David Brooks is one of those pundits who just drives me bonkers. Half the time, he comes across as self-satisfied pedagogue. Other times, he can be uncommonly perceptive. You never know what you’ll get.
Brooks begins by quoting (approvingly) a conservative writer who faults “progressive elites” for their presumed inability to understand the battle over social issues in American life as “anything other than a battle between the forces of truth and justice on one side and those of ignorance and bigotry on the other.” He takes several subsequent paragraphs to lecture readers on the legitimacy of Republican cultural views–a lecture that would have been defensible “back in the day,” when most Republicans were conservatives rather than White Supremicist QAnon believers.
Brooks’ introductory paragraphs are barf-inducing:
Many progressives have developed an inability to see how good and wise people could be on the other side, a lazy tendency to assume that anybody who’s not a social progressive must be a racist or a misogynist.
This framing carefully avoids defining either the “other side,” or the enormous amount of credible research confirming the transformation of what used to be a normal political party into something very different–and very dark. Pretending that transformation didn’t occur–ignoring the fact that “good and wise” people are leaving the GOP in droves, appalled by what it has become, is simply dishonest.
It’s one thing to criticize strategy–to point out, as Brooks does, that much of progressive elite discourse comes across as preachy as Brooks himself, and can be distinctly unhelpful politically–is fair enough. Insisting that fair-minded, moral people must respect what the GOP has become, however, is to bury one’s head very far down in the alternative-reality sand.
In the second half of his essay, however, Brooks does a very good job of summarizing the rival moral traditions that undergird our culture wars, and summarizing the strengths and weaknesses of each.
Here is how he describes the “moral freedom” ethos:
It is wrong to try to impose your morality or your religious faith on others. Society goes wrong when it prevents gay people from marrying who they want, when it restricts the choices women can make, when it demeans transgender people by restricting where they can go to the bathroom and what sports they can play after school.
This moral freedom ethos has made modern life better in a variety of ways. There are now fewer restrictions that repress and discriminate against people from marginalized groups. Women have more social freedom to craft their own lives and to be respected for the choices they make. People in the L.G.B.T.Q. communities have greater opportunities to lead open and flourishing lives. There’s less conformity. There’s more tolerance for different lifestyles. There’s less repression and more openness about sex. People have more freedom to discover and express their true selves.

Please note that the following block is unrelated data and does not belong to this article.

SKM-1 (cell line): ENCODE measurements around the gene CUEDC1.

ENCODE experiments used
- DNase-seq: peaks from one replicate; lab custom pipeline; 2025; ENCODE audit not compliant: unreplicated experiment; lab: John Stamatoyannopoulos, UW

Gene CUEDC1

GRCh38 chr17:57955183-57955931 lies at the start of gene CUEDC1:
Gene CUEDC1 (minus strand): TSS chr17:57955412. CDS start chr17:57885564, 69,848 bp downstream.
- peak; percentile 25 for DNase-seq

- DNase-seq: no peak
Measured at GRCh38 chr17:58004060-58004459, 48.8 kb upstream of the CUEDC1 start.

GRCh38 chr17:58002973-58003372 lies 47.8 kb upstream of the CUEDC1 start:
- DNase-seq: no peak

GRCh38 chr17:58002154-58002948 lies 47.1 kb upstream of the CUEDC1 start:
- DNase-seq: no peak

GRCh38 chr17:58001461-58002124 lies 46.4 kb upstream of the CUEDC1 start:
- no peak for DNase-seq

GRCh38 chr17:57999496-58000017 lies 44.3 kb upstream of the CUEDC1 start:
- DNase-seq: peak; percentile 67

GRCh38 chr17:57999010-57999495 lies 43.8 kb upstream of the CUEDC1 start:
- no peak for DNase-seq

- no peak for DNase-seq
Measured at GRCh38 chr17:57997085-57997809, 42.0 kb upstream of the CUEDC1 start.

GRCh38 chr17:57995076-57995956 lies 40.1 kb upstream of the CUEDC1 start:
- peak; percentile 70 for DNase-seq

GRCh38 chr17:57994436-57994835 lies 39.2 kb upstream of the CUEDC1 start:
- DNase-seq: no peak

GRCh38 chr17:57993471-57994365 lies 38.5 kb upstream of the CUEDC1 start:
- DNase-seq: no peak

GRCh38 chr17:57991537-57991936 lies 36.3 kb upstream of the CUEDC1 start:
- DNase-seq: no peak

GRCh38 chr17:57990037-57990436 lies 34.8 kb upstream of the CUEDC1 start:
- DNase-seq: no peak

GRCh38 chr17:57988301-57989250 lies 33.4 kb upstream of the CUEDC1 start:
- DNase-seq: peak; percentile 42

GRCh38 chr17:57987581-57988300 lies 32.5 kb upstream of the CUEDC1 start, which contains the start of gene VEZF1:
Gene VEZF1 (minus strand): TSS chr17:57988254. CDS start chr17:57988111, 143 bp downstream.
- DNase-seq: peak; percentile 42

However, there are weaknesses. The moral freedom ethos puts tremendous emphasis on individual conscience and freedom of choice. Can a society thrive if there is no shared moral order?
He then describes the countervailing position.
People who subscribe to this worldview believe that individuals are embedded in a larger and pre-existing moral order in which there is objective moral truth, independent of the knower….
In this ethos, ultimate authority is outside the self. For many people who share this worldview, the ultimate source of authority is God’s truth, as revealed in Scripture. For others, the ultimate moral authority is the community and its traditions.
We’re in a different moral world here, with emphasis on obedience, dependence, deference and supplication. This moral tradition has a loftier vision of perfect good, but it takes a dimmer view of human nature: Left to their own devices, people will tend to be selfish and shortsighted. They will rebel against the established order and seek autonomy.
Brooks recognizes the weaknesses of this tradition: it often leads to “rigid moral codes that people with power use to justify systems of oppression” and facilitates “othering — people not in our moral order are inferior and can be conquered and oppressed.”
He also recognizes that the United States has opted for autonomy–legally and culturally.
This is the ultimate crisis on the right. Many conservatives say there is an objective moral order that demands obedience, but they’ve been formed by America’s prevailing autonomy culture, just like everybody else. In practice, they don’t actually want to surrender obediently to a force outside themselves; they want to make up their own minds. The autonomous self has triumphed across the political spectrum, on the left where it makes sense, and also on the right, where it doesn’t.
Nor is he entirely blind to the threat posed by Rightwing Christianist politics:
Consumed by the passion of the culture wars, many traditionalists and conservative Christians have adopted a hypermasculine warrior ethos diametrically opposed to the Sermon on the Mount moral order they claim as their guide. Unable to get people to embrace their moral order through suasion, they now seek to impose their moral order through politics. A movement that claims to make God their god now makes politics god. What was once a faith is now mostly a tribe…
So is there room in the Democratic Party for people who don’t subscribe to the progressive moral tradition but are appalled by what conservatism has become?
I’d rephrase that last question: will American politics ever return to the era of the “big tents,” when conservative Democrats and liberal Republicans overlapped? The answer to that hinges on another, more critical inquiry: will today’s GOP either (1) return to sanity or (2) implode and be replaced by a sane political party?
Because we can’t consider and/or debate Brooks’ philosophical arguments while the barbarians are at the gate..